A Visit to the Shrine of Our Lady of the Martyrs in Auriesville, New York
I’ve prayed before many reliquaries in my life, but never have I prayed upon one.
It’s one thing to read about martyrs. It’s another thing to walk the ground upon which they shed their blood.
The Shrine of Our Lady of the Martyrs in Auriesville, New York, is my most recent stop on my Marian Pilgrimage across the United States. The shrine is built on the site of the Mohawk village of Ossernenon and marks the place of martyrdom of three of the eight North American Martyrs: Father Isaac Jogues and his two lay companions, René Goupil and John LaLande. They were martyred in the 1640s, along with five Jesuit priests martyred in Canada. It’s also believed to be the 1656 birthplace of Saint Kateri Tekakwitha.
French Jesuits came to Canada in 1625, led by Father John de Brébeuf, who became one of the North American Martyrs. They traveled the regions of Lake Huron to evangelize the Huron tribe. In 1636, Father Isaac Jogues joined him. In 1642, he embarked on an 800-mile journey along the French River, Ottawa River, and finally the St. Lawrence River toward what is now New York State. With frequent Iroquois raids along the St. Lawrence, the trip was dangerous on many levels.
While traveling, Father Jogues met René Goupil, who aspired to become a Jesuit priest but was held back by his deafness. He instead became a lay Jesuit and served in his capacity as physician and surgeon to those in need. Another Jesuit layman, William Couture, and a young Catholic Huron girl named Theresa accompanied them. They were ambushed by Iroquois and captured. Over a two-week period, they were taken by canoe and on foot to the Mohawk Valley, stopping at various Iroquois villages along the way where they were further brutalized. In the interim, Goupil asked to profess his vows. Father Jogues accepted his request and blessed him as a Brother in the Society of Jesus.
The suffering they endured is unspeakable – running the gauntlet, burning, torture, mutilation, and more. Several of Father Jogues’ fingers were severed, including his index fingers and thumbs – those used by the priest to hold the consecrated Host at Mass. They somehow survived the brutality. Couture and Theresa were taken to another village but Father Jogues and Goupil remained at Ossernenon where they were kept as slaves and experienced further torture regularly.
One day, Goupil was caught making the Sign of the Cross over a Mohawk child, angering the boy’s grandfather who ordered his death. Days later, as Goupil and Father Jogues prayed the Rosary together – the first recitation of the Rosary documented in New York state – a Mohawk brave killed Goupil with a tomahawk.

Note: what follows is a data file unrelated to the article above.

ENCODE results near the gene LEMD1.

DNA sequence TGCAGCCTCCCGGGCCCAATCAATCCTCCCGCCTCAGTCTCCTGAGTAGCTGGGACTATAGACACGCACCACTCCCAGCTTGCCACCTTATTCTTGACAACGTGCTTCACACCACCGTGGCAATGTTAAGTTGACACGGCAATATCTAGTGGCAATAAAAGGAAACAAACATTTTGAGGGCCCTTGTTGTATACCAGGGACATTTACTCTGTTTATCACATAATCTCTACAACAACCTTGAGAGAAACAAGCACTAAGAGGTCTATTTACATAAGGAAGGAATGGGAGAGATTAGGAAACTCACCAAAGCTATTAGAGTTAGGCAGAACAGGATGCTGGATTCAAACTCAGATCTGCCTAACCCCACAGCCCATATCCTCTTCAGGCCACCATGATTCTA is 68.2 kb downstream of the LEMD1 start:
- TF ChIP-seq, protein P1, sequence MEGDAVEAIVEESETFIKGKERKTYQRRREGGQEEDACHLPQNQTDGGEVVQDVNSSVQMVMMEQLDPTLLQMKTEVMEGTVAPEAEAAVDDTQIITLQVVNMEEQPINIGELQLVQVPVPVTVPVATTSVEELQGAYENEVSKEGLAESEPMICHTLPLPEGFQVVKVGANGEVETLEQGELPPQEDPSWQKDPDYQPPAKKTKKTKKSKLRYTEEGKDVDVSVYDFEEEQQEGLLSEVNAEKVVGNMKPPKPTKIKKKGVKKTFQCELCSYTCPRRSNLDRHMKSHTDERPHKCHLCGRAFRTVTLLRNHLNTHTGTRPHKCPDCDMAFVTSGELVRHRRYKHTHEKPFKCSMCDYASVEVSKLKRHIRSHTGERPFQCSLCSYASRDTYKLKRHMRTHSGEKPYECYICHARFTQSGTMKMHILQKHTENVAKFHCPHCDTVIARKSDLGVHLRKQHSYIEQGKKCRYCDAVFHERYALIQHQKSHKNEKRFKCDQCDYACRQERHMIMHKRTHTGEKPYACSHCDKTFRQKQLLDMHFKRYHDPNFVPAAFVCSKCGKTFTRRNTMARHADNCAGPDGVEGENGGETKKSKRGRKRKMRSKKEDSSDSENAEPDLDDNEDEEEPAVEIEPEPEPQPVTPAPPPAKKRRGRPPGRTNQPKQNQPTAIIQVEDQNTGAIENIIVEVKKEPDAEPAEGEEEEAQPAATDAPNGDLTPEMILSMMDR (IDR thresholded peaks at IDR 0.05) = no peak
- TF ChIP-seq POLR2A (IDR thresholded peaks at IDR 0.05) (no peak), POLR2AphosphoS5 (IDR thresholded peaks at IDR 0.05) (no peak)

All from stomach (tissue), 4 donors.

His body was dumped into a nearby Ravine, where it was prey to wild animals. Father Jogues later found the ravaged body of his dear friend. and used rocks to submerge it in a nearby creek for later burial. Flooding carried the body away. The next spring, Father Jogues was able to find Goupil’s skull and a few of his bones and buried them in the Ravine. The exact place of Goupil’s grave has never been discovered and so the entire Ravine is now a reliquary of his remains.
With the help of the Dutch, Father Jogues escaped his captors in 1643 and returned to France. Still passionate for the conversion of the Mohawks, he returned to Canada four months later and two years after that to Ossernenon. This time, he was accompanied by another lay Jesuit, John LaLande. It a tragic twist of events, the missionaries were blamed for illness and crop failure that had devastated the Mohawk Valley. The two were captured, tortured, murdered, and beheaded. Their heads were placed on the village palisades as a warning to the French.
This is the backdrop for my visit to the Shrine of Our Lady of the Martyrs.
The shrine was founded in 1884 by Jesuit Father Joseph Loyzance on ten-acre plot of land with a simple shrine dedicated to Our Lady of the Martyrs. The current shrine was built in 1930 and in the shape of a coliseum – the first circular church in the United States. Seating 6,000, it’s open from early April to October 19 (feast of the North American Martyrs) for visitors, weekly Masses, and a wide range of special religious events and celebrations. Today, the land spans 600 acres and includes a Stations of the Cross, meditation gardens and chapels for prayer as well as facilities for groups and an outstanding museum.
The grounds are both ominous and glorious. Mohawk longhouses and the platforms on which prisoners were shamed, burned, and mutilated once stood there. One can look down the steep hill descending to the Mohawk River – the same hill that Father Jogues and René Goupil, already beaten, maimed and weak, were made to ascend through a gauntlet of enraged, armed Mohawk warriors. Reverence, sadness, awe, and gratitude filled my heart. I prayed that, if faced with the same circumstances, I would be as courageous.
Across the road is the Ravine where Father Jogues buried René Goupil’s remains. The paved pathway leading down the hill is lined with placards telling Goupil’s incredible story. Each step leads one’s heart deeper into the reality of this man’s astounding sacrifice for the Faith. More pathways wind through and around the Ravine along which are statues and places of devotion, including a lovely outdoor Marian shrine at its center. There is silence, but for the muffled footsteps of pilgrims prayerfully wandering the sacred ground that has been soaked with the blood of martyrs.
I’ve prayed before many reliquaries in my life, but never have I prayed upon one. It’s a compelling, unforgettable experience that’s had a profound impact on my heart and on my faith.
For more on the Shrine of Our Lady of the Martyrs and its excellent museum, see MargeFenelon.com.
For more information and to plan your visit to the shrine, see http://www.auriesvilleshrine.com/.